OK, yes, it's true that I can be as fond of a one-liner slogan as the next guy. It's just that I typically, based perhaps on my ancient, ingrained and perverted tendencies towards elitism and snobbery when it come to fashion crowdism, do not enjoy extolling the more common or populist memes of the moment.
When the CHOOSE LIFE T-shirts came out courtesy of Wham! in I think about 1984, they were very suddenly everywhere, it seems. Along with fluorescent socks and double-length studded leather fluoro-coloured belts, which I did actually own and wear. I did not buy a T-shirt. Then my friend's older brother (naturally an icon of cool) got himself a CHOOSE DEATH T-shirt, and I saw the possibilities of shit-stirring subversion. In fact, that T-shirt probably summarily ended my flirtations with mainstreaming fashion in clothes, and in other ways too. But I did not buy the CHOOSE DEATH T-shirt. Probably because Mum would have thrown a massive hissy fit, even though she came to be fine with such quirks as heavy eyeliner and black lipstick. In fact, it was she who showed me how to apply and maintain lippy. Yay for Mums!
So I have never been too much of a bumper-sticker sort of guy really, except in supporting organisations I actually worked for at the time, like Greenpeace, or the store where we sold swords and suits of armour etc.
Speaking of bumper stickers, I do recall the urge to subversion in the early 1990s when we first encountered the rash of New Age white-on-purple calligraphic font bumper stickers saying things like "Miracles Happen", or "White Light Surrounds Me". I thought them all terribly twee, along with the "My Other Car is a Broom" Wiccan-esque frippery, and the completely cringeworthy "In Case of Rapture This Car will be Unmanned" So anyway, I tried to think of a way to alter or create a take-off that read "White Volvo Surrounds Me" to go on our newly acquired wagon. Instead, it ended up wearing a few awesome foot-long lifelike images of bullants on the rear windows, as if they were pets travelling with us.
These days though, when it comes to one-liners, I am a fan of the more obscure and ambiguous.
A few months ago in Target they had one of those big clearance racks with the remnants of the previous season's unpopular items and sizes, and I saw a T-shirt in a blue that I really liked. Then I saw it had a really dodgy solarized-white image of George Costanza and beneath that one of his legendary lines from Seinfeld; I GOT NOTHING! It was also $2.18. For the Seinfeld cognoscenti it's a fair enough little chuckle, and on a deeper level it's potentially a homily on the foible of lying (the line comes from George trying to think of a lie to cover his ass) but I love it especially for its Zen allusion to emptiness.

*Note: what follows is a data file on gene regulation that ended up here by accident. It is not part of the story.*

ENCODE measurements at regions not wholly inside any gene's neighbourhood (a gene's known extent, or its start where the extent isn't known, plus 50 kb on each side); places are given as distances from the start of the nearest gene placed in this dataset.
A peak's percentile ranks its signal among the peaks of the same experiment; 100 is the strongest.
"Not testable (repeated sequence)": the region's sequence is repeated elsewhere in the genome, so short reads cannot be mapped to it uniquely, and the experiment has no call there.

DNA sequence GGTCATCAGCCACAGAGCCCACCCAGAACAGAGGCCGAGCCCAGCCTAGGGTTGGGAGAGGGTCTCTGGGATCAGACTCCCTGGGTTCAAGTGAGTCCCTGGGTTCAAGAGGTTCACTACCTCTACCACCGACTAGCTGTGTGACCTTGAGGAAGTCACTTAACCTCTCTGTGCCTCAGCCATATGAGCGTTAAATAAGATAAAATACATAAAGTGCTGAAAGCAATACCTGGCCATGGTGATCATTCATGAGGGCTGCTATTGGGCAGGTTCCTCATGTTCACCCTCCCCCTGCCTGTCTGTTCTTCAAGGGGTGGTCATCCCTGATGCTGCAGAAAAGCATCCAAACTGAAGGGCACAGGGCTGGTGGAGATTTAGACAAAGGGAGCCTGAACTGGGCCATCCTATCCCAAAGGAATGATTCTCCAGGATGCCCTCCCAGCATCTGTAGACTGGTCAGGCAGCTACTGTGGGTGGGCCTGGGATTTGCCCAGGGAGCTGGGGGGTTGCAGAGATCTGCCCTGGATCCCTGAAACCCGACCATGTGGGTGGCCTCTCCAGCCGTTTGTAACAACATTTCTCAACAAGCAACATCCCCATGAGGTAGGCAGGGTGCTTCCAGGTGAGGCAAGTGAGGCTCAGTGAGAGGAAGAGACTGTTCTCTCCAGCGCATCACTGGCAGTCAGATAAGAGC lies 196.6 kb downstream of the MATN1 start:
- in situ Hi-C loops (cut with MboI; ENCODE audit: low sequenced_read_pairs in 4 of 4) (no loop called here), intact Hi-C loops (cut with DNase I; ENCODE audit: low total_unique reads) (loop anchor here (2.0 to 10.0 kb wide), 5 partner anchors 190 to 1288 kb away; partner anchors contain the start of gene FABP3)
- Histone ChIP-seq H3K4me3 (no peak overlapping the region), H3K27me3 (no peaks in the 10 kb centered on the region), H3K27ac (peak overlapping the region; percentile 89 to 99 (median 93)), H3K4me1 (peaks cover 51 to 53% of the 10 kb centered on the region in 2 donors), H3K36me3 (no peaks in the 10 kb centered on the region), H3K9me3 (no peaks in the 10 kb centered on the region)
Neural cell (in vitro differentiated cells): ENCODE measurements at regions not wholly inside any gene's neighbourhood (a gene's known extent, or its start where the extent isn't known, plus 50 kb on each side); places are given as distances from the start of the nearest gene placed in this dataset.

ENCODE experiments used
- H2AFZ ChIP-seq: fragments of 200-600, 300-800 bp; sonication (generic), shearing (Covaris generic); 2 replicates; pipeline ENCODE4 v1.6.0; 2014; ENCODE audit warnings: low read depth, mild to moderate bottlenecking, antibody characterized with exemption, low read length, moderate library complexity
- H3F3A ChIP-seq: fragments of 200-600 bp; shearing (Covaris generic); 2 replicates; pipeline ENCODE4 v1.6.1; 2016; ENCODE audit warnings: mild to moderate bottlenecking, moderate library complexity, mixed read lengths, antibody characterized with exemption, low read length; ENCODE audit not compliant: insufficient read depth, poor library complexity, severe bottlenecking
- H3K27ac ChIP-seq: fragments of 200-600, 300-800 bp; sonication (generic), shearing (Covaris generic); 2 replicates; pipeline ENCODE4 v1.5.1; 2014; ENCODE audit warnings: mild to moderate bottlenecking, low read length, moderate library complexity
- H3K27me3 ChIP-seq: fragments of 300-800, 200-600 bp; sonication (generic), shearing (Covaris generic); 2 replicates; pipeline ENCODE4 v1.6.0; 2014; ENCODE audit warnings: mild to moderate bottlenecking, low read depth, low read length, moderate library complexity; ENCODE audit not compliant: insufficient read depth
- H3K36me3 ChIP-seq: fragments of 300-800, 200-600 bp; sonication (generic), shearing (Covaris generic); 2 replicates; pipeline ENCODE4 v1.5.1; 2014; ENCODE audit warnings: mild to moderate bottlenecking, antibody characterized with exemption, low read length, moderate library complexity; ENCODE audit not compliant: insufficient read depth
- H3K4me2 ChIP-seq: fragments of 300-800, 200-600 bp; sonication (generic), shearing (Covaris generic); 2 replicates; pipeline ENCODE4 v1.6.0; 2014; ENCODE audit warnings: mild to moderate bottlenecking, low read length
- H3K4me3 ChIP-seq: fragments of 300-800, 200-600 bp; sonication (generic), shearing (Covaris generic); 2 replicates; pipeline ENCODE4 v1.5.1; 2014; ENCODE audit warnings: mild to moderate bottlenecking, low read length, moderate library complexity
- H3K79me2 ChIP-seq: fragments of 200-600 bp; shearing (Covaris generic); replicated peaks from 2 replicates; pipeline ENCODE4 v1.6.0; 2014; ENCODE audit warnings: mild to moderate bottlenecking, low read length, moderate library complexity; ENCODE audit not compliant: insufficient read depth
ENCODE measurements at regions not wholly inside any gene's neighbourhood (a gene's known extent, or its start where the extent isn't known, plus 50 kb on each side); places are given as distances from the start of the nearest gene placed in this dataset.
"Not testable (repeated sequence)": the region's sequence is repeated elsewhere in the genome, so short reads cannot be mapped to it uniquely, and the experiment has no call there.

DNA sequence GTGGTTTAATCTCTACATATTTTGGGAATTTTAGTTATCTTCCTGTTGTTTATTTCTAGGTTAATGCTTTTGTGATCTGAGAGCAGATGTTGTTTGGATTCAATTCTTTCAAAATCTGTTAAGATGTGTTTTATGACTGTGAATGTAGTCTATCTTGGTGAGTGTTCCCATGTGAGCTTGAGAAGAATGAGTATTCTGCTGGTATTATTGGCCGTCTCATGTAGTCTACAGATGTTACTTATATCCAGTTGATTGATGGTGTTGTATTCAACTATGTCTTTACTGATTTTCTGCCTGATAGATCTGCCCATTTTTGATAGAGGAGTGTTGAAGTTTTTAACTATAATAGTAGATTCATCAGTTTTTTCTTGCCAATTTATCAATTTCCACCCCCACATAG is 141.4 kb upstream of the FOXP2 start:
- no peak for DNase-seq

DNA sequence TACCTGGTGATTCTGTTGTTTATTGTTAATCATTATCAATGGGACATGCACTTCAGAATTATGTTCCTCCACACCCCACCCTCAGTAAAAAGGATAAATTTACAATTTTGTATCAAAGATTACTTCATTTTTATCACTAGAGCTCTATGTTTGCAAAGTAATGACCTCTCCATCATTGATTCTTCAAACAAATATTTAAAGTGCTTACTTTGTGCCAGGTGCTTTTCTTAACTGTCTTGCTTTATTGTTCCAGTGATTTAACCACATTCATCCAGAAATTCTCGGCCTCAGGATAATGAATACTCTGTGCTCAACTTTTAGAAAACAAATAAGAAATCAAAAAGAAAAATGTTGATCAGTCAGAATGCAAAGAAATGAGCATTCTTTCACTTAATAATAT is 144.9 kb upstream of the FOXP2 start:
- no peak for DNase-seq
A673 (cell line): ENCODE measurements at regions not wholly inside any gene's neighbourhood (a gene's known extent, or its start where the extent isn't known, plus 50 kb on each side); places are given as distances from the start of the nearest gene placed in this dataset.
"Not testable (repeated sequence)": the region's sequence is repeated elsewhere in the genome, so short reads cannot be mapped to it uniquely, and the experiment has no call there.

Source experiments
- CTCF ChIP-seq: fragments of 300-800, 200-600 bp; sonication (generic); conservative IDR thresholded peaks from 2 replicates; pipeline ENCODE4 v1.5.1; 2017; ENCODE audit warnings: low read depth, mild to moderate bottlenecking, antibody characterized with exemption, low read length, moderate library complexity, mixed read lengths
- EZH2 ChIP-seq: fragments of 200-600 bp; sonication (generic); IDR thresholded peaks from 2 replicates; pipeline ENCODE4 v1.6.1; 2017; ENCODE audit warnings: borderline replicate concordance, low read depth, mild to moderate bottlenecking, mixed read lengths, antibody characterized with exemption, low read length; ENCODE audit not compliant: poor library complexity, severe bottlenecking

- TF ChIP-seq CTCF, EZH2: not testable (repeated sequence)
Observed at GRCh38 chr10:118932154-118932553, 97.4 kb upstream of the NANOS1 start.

Then yesterday, I bought this:
For those of you reading on your Blackberrys (I am told this is the correct plural spelling in this sense), beneath the picture of Catbert it reads "Your efforts and your rewards are no longer related."
I considered also getting the one that said "It only looks like a coincidence" but I really don't need two Catbert T-shirts. Catbert is the evil human resources director in the Dilbert series of comics by Scott Adams, and interestingly enough (I have just discovered, never having seen the TV series) he is portrayed by Jason Alexander, who of course also played George Costanza in Seinfeld.
In his role, the "your rewards and efforts" statement is meant as a classic demotivator, but can also be taken as a revelation that working hard gets you nowhere, so it's far better to 'work smart' instead. I like it because to me it simply says "you are free from struggle". The whole notion of seeking reward, whether it's for effort or for some other thing, is essentially a disempowering one - a reward being something bestowed upon one by an external agency like 'the system', your boss, your partner, society, God, and so on.
I know the first reaction to the sentiment on the shirt is often the thought that it's a depressing idea. But it isn't. Delinking effort and reward, subverting the notion of reward entirely, destroying the concept of deservability through one's actions, could be the most liberating idea you could have.
Just a thought. It's coming Fedex. So, you know, hopefully in time for summer......